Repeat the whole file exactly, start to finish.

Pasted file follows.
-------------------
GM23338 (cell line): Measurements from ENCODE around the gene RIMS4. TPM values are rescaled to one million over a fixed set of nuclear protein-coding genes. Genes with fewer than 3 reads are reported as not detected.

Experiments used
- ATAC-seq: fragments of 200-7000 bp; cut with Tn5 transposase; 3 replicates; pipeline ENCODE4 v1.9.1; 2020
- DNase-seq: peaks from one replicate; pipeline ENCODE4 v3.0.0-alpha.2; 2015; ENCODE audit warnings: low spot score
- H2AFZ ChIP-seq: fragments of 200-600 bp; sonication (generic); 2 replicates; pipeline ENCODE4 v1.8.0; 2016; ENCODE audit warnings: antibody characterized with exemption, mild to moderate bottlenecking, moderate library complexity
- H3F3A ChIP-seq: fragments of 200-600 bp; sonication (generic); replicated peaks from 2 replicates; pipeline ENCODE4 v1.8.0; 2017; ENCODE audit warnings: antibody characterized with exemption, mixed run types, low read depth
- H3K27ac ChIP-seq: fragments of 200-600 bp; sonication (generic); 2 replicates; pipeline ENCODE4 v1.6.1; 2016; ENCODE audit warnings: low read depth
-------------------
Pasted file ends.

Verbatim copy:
GM23338 (cell line): Measurements from ENCODE around the gene RIMS4. TPM values are rescaled to one million over a fixed set of nuclear protein-coding genes. Genes with fewer than 3 reads are reported as not detected.

Experiments used
- ATAC-seq: fragments of 200-7000 bp; cut with Tn5 transposase; 3 replicates; pipeline ENCODE4 v1.9.1; 2020
- DNase-seq: peaks from one replicate; pipeline ENCODE4 v3.0.0-alpha.2; 2015; ENCODE audit warnings: low spot score
- H2AFZ ChIP-seq: fragments of 200-600 bp; sonication (generic); 2 replicates; pipeline ENCODE4 v1.8.0; 2016; ENCODE audit warnings: antibody characterized with exemption, mild to moderate bottlenecking, moderate library complexity
- H3F3A ChIP-seq: fragments of 200-600 bp; sonication (generic); replicated peaks from 2 replicates; pipeline ENCODE4 v1.8.0; 2017; ENCODE audit warnings: antibody characterized with exemption, mixed run types, low read depth
- H3K27ac ChIP-seq: fragments of 200-600 bp; sonication (generic); 2 replicates; pipeline ENCODE4 v1.6.1; 2016; ENCODE audit warnings: low read depth